Why Laos’ reliance on Chinese money could bankrupt the country

Photo: Christian Haugen/CC BY 2.0

Laos is pushing hard to meet United Nations (UN) development targets. The government risks bankrupting the nation in the process.

By John Pennington

Laos remains on the United Nation’s (UN) list of least developed nations. The government wants the country to graduate from this list. To try to achieve this, it has borrowed money from abroad to fund infrastructure projects.

The government’s policy is risking short-term prosperity for long-term gain. The risks outweigh the rewards and Laos is now heading for bankruptcy. Is the government to blame? What can it do to ease the situation?

Desperate to meet UN targets, the government overborrowed

Laos is one of three ASEAN nations on the UN’s list of least developed countries.  Cambodia and Myanmar are the others. To climb out of this lowest tier, Laos must raise its gross national income per capita to US$1,230 or more. It must also meet other economic and social thresholds.

The government wants this to happen by 2020. Aiming to boost revenue, it committed to infrastructure projects. These included a new bridge over the Mekong River. Laos also wants involvement in the high-speed rail link between China and Thailand.

In the long-term, these projects should boost trade, investment, and tourism. In the short-term, it puts the country’s finances at significant risk. Laos is still repaying the money it borrowed to construct hydropower dams on the Mekong. Its debts are mounting.

Laos’ borrowing from China continues to increase

World Bank economists assessed that China accounted for 35% of Laos’ public debt in 2012. They claimed this figure rose to around 44% by 2015. Public debt is now at an estimated 68% of gross domestic product (GDP). Around half of the borrowed money is from China. This level of exposure to one creditor is a severe risk. It leaves Laos subject to major losses if China’s economy slows. It leaves the country heavily reliant on Beijing. China could use the situation to wield greater influence over Laos.

Sources: Aljazeera, Global Finance

In return for considerable investment, China demands swift and smooth progress. It will put Laos under financial pressure. Laos’ government offered Chinese companies land when it fell behind on loan payments. If it were to do so again, it would further alienate its subjects.

The government faced a dilemma. To push Laos’ development forward, it had to spend. With limited capital, it had to borrow the money. It now hopes that the projects will generate enough funds to pay back the loans.

The government is not the only culprit for Laos’ growing debts

Blaming only the government for Laos’ losses is unfair. The economic slowdown in China and Thailand is exacerbating Laos’ problems. These are Laos’ biggest trading partners. As economic growth stalls, Laos’ risk of debt distress rises.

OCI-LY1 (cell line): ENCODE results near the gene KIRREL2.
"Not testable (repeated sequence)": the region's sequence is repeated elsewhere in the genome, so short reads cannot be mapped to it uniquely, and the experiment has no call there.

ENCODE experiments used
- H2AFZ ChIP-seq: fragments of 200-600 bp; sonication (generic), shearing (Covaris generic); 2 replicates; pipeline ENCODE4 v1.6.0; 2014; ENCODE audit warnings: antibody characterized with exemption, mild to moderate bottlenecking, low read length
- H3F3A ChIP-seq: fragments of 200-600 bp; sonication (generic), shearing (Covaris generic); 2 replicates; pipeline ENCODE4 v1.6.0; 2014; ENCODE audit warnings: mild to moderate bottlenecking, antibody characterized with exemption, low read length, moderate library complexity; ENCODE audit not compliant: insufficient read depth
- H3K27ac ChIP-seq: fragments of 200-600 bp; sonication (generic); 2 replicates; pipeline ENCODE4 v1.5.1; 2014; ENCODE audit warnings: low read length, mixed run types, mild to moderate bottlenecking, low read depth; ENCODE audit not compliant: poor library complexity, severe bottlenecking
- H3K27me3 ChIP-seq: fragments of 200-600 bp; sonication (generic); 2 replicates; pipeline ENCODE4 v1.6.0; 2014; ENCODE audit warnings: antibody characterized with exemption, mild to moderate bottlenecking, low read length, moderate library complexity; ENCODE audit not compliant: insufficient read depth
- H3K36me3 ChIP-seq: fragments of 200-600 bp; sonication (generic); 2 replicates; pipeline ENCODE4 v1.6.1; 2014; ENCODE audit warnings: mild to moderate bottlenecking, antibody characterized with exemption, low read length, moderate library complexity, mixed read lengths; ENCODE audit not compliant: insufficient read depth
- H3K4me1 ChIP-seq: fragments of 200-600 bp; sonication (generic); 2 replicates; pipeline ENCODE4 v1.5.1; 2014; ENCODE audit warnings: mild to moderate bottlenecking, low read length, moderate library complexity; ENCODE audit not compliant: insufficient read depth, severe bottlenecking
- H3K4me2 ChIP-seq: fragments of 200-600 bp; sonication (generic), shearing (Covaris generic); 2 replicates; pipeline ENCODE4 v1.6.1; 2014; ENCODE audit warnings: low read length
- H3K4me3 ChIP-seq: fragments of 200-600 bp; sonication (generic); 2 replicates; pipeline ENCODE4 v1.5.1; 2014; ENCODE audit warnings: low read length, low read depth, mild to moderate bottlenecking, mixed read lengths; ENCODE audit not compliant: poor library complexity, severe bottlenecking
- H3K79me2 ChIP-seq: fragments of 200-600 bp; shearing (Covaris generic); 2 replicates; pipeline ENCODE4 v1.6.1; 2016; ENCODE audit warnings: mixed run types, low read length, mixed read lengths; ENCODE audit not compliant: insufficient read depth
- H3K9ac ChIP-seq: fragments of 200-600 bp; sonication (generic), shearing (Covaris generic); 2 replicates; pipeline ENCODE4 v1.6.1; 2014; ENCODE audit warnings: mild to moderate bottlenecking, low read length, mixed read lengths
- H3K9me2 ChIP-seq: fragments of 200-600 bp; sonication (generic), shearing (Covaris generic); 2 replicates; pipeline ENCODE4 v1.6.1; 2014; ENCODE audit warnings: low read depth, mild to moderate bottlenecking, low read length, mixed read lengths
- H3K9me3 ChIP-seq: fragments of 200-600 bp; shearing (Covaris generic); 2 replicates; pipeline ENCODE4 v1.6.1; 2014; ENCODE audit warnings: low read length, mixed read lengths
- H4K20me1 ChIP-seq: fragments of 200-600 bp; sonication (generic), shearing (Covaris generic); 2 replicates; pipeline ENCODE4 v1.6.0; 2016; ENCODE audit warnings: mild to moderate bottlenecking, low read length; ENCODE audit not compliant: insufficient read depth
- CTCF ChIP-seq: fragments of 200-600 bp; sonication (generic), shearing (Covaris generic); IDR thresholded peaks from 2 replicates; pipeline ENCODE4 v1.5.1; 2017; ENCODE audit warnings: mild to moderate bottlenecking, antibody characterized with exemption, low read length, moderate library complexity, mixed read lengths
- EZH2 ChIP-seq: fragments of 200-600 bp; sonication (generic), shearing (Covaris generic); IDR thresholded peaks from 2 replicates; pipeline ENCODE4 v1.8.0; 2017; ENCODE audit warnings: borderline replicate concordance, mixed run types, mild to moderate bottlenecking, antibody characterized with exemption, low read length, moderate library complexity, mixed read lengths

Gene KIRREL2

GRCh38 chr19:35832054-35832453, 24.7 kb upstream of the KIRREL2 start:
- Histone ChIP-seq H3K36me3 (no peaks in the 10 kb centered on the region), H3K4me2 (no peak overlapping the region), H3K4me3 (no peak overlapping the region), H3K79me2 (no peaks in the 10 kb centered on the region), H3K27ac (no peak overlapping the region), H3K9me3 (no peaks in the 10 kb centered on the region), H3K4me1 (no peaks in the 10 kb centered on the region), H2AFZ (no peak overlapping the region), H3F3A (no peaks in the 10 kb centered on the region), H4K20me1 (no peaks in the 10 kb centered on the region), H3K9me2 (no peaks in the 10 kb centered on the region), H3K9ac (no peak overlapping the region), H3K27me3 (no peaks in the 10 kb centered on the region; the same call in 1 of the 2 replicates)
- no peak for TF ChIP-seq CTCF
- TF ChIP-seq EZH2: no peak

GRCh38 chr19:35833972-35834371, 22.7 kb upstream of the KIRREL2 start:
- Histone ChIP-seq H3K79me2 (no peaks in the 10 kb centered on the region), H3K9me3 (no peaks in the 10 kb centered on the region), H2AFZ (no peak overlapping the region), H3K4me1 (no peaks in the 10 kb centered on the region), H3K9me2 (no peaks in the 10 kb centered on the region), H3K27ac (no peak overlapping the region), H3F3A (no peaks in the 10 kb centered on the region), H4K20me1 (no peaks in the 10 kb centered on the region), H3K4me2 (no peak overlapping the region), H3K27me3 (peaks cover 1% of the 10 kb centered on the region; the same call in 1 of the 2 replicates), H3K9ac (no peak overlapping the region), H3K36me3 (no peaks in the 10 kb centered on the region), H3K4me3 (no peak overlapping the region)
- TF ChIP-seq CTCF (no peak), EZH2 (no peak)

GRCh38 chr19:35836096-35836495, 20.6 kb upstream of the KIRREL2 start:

Global commodity prices dropped. Laos’ economy, dependent on resources such as gold and silver, took a hit. Farmers struggled to overcome poor weather and harvests declined.

Economists analysed that Laos lost millions of dollars due to corruption. Transparency International ranked Laos 123rd out of 176 nations for corruption perception. Companies are reluctant to invest and do business in Laos. The government had limited options so it borrowed from the only sources available.

The government is working to service the debt but must do more

World Bank economists in May 2016 advised, “It would be important to put in place policies that will lead to stabilisation of the public debt burden and its gradual reduction consistent with fiscal sustainability level.” The government is doing what it can to address the losses. It recently issued bonds of US$419 million.

Endemic and widespread corruption remains a massive problem. The government faces an enormous struggle. “The opaque business environment and the presence of politically connected vested interests will make entry into some sectors difficult in the years ahead,” warned Alice Mummery, an Economist Intelligence Unit analyst.

Laos must diversify and reduce its reliance on China. The government must explore business, investment, and trade opportunities with other partners. Those partners include Malaysia and Singapore. Laos’ Prime Minister Dr. Thoungloun Sisoulith visited both countries last year. He held encouraging talks with his counterparts.

Laos will see no quick return on its government’s investments

Following the recent economic slowdown, Laos is in a precarious position. Without an upturn in conditions, the country will continue on the road to bankruptcy. It is now too late for the government to change its strategy.

Laos sought huge investments and loans from China. Borrowing during favourable conditions when the economy was growing had some merit. The outlook has changed.

Laos’ government gambled on the finished projects generating enough money to boost development. If the country graduates from the UN’s list of least developed nations, more challenges await. Laos would lose concessions such as favourable debt repayment rates.

Hitting development targets while maintaining economic growth and servicing mounting debts is impossible. Something had to give. Laos will be paying China back for decades to come.

About the Author

John Pennington
John Pennington is an English freelance writer and a self-published author. He graduated from the University of Warwick with a bachelor’s degree in French and History in 2006. After spending time as a sports journalist, he now writes about politics, history and social affairs.